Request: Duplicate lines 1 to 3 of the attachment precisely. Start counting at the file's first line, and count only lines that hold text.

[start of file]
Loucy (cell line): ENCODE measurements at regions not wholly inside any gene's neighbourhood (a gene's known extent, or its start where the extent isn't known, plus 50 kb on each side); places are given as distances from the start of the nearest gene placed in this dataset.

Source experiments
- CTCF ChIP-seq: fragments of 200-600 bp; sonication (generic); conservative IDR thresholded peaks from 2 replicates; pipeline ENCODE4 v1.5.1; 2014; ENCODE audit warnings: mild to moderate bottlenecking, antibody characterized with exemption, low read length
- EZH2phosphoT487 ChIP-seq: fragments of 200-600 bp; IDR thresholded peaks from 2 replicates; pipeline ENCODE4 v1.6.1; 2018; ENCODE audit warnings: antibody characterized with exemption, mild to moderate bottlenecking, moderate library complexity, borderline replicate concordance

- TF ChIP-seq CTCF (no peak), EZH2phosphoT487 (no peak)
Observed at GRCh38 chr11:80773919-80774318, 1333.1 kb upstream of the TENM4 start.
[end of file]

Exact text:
Loucy (cell line): ENCODE measurements at regions not wholly inside any gene's neighbourhood (a gene's known extent, or its start where the extent isn't known, plus 50 kb on each side); places are given as distances from the start of the nearest gene placed in this dataset.

Source experiments
- CTCF ChIP-seq: fragments of 200-600 bp; sonication (generic); conservative IDR thresholded peaks from 2 replicates; pipeline ENCODE4 v1.5.1; 2014; ENCODE audit warnings: mild to moderate bottlenecking, antibody characterized with exemption, low read length